Raw but overnight soaked oat groats? This will be a new one for me. I really enjoy the flavor and the chewy texture of oat groats, but I have only had them cooked. However, cooking them not only takes time but can also be messy. But simply soaking them overnight and then maybe warming them up in the morning seems like a great idea!

    Thanks!

  16. Doug Morrison says

    Update (a few weeks later …):

    Soaking oat groats overnight works really well, although soaking a few hours longer works even better, and here is a simple but tasty recipe. I like a big breakfast so I start with 2/3 cup of dry oat groats in a pot, then add 2 cups of water (a ratio of 1 cup of oats to 3 cups of water works well, the same ratio as for brown rice), then cover and let soak for 12 hours or at least for overnight. In the morning I get out a cutting board and a hand held kitchen tool which can quickly core and section an apple into 8 slices (an inexpensive tool available in many stores), then use the tool on at least one apple, although I prefer two apples (a great way to get my daily fruit), then use a paring knife to slice the apple into even smaller pieces, but not too small, and then add the apple slices to the pot of soaked oats. Then, with the lid off of the pot, put the pot on a stove and bring the oats, water and apple(s) to a simmer, just barely bubbling, for 15 to 20 minutes, stirring occasionally. Yep, that is it, all done! But now other ingredients could be added, too, such as honey, butter, a sprinkle of nutmeg or cinnamon, etc., just use your imagination.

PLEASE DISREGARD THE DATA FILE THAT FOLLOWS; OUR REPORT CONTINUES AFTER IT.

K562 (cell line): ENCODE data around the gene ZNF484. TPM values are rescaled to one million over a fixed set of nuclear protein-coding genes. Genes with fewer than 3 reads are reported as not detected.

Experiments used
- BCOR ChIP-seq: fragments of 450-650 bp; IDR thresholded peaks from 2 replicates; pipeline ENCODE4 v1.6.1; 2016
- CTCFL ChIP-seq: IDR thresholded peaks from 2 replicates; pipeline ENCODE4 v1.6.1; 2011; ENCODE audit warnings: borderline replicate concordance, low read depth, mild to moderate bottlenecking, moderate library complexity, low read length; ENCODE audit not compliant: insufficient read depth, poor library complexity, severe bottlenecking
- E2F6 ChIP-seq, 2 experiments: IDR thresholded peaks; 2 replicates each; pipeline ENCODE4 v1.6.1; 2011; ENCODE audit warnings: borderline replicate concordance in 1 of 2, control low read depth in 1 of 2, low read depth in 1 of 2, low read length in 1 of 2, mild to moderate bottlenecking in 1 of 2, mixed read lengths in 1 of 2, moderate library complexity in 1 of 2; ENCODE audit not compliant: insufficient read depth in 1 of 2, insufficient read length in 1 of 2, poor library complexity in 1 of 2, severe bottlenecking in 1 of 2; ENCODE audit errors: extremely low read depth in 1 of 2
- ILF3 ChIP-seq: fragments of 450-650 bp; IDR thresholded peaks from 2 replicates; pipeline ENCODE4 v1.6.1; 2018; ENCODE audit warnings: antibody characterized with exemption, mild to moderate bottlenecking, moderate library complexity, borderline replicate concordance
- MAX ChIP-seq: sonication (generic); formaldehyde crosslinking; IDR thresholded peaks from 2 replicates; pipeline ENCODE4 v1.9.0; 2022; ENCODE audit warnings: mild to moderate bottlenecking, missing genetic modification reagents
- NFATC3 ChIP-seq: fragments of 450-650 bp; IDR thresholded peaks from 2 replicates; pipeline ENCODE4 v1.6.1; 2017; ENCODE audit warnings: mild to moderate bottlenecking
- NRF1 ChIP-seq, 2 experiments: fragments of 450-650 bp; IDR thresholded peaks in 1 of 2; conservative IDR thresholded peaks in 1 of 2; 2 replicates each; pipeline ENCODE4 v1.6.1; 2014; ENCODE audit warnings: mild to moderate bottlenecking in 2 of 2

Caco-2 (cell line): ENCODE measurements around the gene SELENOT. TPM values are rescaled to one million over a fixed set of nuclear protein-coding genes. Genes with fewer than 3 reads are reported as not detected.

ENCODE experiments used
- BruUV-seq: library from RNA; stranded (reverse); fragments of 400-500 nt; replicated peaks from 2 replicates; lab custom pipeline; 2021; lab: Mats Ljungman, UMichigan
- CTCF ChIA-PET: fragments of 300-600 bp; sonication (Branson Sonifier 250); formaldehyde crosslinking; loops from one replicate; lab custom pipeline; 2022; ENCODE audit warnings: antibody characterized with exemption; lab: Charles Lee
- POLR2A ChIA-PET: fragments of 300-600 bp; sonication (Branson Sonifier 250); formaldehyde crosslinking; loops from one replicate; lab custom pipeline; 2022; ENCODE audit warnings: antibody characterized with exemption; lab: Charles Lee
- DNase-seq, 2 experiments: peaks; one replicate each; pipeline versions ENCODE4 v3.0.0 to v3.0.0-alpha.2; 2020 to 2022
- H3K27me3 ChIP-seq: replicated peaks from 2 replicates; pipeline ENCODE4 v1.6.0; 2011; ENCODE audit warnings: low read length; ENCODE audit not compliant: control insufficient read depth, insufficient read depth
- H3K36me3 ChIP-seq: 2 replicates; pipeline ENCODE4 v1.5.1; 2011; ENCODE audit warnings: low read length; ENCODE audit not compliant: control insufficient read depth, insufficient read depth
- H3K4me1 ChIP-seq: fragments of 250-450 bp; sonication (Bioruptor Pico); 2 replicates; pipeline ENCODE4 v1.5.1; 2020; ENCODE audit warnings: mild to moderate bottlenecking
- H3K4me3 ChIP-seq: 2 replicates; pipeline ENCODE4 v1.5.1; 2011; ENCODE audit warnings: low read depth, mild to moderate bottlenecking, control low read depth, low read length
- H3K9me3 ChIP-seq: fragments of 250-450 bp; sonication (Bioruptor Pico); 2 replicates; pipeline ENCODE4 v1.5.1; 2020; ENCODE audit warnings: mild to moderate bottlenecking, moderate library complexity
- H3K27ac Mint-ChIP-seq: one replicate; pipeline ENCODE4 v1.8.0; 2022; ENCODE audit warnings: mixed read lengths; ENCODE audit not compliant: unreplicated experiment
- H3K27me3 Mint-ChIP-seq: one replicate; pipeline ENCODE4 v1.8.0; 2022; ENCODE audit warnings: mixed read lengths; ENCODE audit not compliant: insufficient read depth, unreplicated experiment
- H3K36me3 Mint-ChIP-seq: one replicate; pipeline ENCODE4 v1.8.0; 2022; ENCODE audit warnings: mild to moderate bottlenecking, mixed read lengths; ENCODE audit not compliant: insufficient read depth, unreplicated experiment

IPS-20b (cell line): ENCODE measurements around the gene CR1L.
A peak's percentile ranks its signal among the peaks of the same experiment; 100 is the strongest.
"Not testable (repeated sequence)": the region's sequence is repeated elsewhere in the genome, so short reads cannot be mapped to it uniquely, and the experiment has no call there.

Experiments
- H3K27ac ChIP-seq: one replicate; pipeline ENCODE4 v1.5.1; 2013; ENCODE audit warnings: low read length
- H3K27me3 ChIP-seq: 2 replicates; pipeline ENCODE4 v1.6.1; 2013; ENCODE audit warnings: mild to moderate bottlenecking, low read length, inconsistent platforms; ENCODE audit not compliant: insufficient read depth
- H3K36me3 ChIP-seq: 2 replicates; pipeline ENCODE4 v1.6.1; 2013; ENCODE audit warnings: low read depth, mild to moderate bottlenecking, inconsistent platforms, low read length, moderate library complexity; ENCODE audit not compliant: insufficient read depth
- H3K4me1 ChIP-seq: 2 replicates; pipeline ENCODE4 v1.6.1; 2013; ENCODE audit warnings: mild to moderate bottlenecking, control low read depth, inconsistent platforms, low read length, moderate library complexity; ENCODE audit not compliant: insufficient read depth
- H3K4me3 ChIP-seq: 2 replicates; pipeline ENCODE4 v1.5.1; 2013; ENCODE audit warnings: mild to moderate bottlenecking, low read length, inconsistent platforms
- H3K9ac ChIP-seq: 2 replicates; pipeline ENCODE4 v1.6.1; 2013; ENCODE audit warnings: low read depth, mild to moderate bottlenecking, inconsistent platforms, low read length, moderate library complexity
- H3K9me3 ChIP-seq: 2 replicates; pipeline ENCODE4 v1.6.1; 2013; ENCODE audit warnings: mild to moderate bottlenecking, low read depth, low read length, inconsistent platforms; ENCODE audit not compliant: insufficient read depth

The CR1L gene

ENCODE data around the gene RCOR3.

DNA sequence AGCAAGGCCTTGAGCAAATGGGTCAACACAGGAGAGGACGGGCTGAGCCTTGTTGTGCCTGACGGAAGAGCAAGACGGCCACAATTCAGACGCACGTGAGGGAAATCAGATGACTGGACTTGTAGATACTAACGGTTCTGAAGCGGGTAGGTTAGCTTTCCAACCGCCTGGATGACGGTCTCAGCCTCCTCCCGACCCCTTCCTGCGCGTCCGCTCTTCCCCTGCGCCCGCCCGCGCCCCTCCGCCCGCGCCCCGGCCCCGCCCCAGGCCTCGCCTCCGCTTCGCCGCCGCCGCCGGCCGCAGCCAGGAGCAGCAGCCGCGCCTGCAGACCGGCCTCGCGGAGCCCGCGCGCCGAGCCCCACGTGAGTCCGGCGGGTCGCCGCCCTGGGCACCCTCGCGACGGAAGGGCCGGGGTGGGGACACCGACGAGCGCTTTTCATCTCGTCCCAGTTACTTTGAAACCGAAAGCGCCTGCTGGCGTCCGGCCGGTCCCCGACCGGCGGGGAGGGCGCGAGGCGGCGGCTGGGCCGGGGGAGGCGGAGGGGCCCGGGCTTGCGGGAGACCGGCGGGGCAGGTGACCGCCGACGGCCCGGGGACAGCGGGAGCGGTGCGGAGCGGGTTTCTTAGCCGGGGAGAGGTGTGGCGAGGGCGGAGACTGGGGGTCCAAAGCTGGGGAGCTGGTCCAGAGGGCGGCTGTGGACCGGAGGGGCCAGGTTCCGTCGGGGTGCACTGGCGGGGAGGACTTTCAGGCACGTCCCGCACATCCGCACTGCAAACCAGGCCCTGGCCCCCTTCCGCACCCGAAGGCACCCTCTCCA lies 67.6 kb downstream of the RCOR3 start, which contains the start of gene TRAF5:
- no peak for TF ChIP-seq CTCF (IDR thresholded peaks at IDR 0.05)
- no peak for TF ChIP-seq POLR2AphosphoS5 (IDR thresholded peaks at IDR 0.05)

Let me add that the soaking method has two great advantages; 1) it cuts cooking time way down, to about 1/3 of the time otherwise required, and 2) the low simmering temperature will not cause the mixture to bubble up and make a mess all over the stove. Altogether, and with my thanks to this website, I now have a great new way to cook whole oat groats for breakfast, thank you!

  17. Doug Morrison says

    Update:

    Cooking oats is more complicated and time consuming than other methods described here on this thread, but I look forward to a hot breakfast much in the same way as looking forward to hot coffee or tea, and am now delighted to discover that soaking oat groats vastly reduces the cooking time required. To that end I have experimented with soaking time (yes, we engineers are inclined to experiment), and have developed what I call the 23-hour soaking method. Simply, following breakfast give the pot a quick wash out, then refill the pot with oats and water, cover the pot and let it sit until it is time to make breakfast again. I also tried a two-day soak, which did not develop any noticeable damage or spoilage to the oats, but did not significantly further soften the oats, and so I reverted to the 23-hour method which works quite well.

    After adding chunks of apple I put the mixture on a medium heat, and once it begins to bubble I reduce the heat to just enough heat to keep it bubbling for about the next five minutes. That five minutes of gentle bubbling fully heats the oats and does not overcook the apple(s).

    My thanks to this thread, this has been a GREAT discovery!